I also like medium wave DXing (content DXing, really, I enjoy tuning around for unusual programs) because, as Gary DeBock once put it: “It’s a target-rich environment.” With that in mind, I was exploring the CCrane website and found a couple of items – the Terk AM Advantage and the Twin Coil Ferrite® AM Antenna Signal Booster that looked like they might help portable radio listeners who want to pull in medium-wave signals better. I asked the CCrane folks if they would like to review both products, and they sent them to me without charge.
Bottom line: they both work for boosting reception of medium-wave signals.
The Terk AM Advantage is a nine-inch tunable loop encased in plastic, and it requires no power supply. Simply place it near your portable receiver and just the dial to the desired frequency, and you could get up to a 20 dB gain in the signal you want to hear. The loop of the Terk AM Advantage inductively couples with the ferrite antenna inside your portable radio, although the unit comes with a direct wire connector that can be used with some radios.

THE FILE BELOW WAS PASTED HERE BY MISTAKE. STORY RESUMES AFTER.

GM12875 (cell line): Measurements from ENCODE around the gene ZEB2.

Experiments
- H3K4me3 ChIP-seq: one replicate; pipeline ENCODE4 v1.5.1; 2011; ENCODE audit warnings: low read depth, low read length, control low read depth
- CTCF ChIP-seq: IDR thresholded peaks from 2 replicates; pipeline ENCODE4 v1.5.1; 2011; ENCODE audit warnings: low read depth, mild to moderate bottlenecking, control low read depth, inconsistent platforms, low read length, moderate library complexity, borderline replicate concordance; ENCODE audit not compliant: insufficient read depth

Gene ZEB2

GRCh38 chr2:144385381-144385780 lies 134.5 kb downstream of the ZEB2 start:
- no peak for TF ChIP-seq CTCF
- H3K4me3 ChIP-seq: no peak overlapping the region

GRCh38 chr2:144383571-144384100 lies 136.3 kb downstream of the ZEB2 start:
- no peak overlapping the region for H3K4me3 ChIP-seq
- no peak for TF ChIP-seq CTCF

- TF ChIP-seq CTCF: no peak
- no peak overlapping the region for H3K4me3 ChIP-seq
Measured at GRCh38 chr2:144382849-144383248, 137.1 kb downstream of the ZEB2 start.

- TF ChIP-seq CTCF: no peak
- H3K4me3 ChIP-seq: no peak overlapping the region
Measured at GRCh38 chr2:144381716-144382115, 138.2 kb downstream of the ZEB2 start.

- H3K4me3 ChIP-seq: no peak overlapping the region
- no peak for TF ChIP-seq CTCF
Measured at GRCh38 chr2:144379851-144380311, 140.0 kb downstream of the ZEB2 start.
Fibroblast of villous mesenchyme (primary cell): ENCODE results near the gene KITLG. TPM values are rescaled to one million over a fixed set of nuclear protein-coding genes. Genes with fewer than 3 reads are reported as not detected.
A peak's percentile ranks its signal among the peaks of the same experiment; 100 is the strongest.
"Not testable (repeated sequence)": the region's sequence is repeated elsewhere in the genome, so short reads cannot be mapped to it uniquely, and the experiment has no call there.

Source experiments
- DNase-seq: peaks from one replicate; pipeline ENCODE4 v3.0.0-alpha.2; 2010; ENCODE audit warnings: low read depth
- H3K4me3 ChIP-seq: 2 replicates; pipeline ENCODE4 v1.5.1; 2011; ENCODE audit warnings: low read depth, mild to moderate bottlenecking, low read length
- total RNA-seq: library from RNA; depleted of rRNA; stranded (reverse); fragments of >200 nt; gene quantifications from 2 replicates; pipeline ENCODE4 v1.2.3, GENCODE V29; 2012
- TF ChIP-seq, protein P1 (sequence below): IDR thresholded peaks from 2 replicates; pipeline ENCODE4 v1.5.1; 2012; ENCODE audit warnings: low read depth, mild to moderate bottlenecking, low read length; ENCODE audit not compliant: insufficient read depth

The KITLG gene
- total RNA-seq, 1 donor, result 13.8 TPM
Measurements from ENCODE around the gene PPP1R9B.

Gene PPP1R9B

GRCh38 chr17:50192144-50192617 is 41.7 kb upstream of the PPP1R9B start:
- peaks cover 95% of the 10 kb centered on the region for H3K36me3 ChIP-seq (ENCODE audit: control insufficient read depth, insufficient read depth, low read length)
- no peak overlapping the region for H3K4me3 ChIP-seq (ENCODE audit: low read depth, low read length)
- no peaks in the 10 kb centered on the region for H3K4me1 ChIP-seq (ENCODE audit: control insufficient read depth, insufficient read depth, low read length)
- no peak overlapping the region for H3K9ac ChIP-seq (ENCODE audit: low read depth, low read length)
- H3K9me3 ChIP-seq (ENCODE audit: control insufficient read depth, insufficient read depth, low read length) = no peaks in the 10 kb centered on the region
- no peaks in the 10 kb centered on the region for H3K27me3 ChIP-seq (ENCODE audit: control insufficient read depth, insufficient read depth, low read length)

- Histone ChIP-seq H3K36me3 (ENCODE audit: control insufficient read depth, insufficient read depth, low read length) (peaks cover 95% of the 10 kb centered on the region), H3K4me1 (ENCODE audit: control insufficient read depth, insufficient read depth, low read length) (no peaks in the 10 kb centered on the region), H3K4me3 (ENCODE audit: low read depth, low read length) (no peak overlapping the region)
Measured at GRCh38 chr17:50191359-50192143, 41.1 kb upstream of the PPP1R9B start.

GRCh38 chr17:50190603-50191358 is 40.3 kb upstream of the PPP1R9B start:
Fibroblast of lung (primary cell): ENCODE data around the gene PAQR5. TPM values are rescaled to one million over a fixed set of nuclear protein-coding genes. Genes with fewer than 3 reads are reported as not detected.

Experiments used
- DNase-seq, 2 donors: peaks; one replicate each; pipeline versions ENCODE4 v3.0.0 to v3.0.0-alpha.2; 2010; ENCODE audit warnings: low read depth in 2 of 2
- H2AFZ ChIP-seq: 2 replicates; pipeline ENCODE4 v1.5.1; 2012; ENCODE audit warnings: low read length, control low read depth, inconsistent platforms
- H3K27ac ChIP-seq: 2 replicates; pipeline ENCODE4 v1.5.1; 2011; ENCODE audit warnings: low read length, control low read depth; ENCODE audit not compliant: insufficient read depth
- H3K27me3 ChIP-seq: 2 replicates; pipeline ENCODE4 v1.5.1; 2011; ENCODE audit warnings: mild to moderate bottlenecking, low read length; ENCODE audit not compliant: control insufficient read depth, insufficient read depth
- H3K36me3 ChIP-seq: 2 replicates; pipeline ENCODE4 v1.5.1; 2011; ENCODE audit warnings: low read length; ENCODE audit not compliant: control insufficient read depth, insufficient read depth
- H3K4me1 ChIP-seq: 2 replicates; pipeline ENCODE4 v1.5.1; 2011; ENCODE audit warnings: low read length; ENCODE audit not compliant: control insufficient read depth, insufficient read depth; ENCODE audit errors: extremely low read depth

I tried the Terk AM Advantage with my CCrane Skywave SSB on an AM that was coming in with a lot of static at my location. Without the AM Advantage, I had 3 bars of signal strength. As soon as I placed the AM Advantage close to the Skywave and adjusted the tuning knob, the signal strength increase to 5 bars, and the audio was much easier to hear with less noise.
With my Tecsun PL-880, which has a numerical signal strength meter, signal strength was 11 without the AM Advantage, but with the AM Advantage, signal strength increased to 14, and it was much easier to hear. The Terk AM Advantage definitely provides a modest boost in signal strength and clarity, is easy to use, and requires no batteries or external power supply.
The Twin Coil Ferrite® AM Antenna Signal Booster is more complicated. It consists of an antenna element that measures 8.5″ W x 2.5″ H x 1.25″D, a tuner unit that measures 3.25″ W x 4.25″ H x 1.25″ D, a small ferrite stick, and some patch cords. It comes with an AC adaptor and can also be powered by a 9-volt battery. For radios with external antenna connectors, package also includes a RCA female patch cord to two bare wire ends.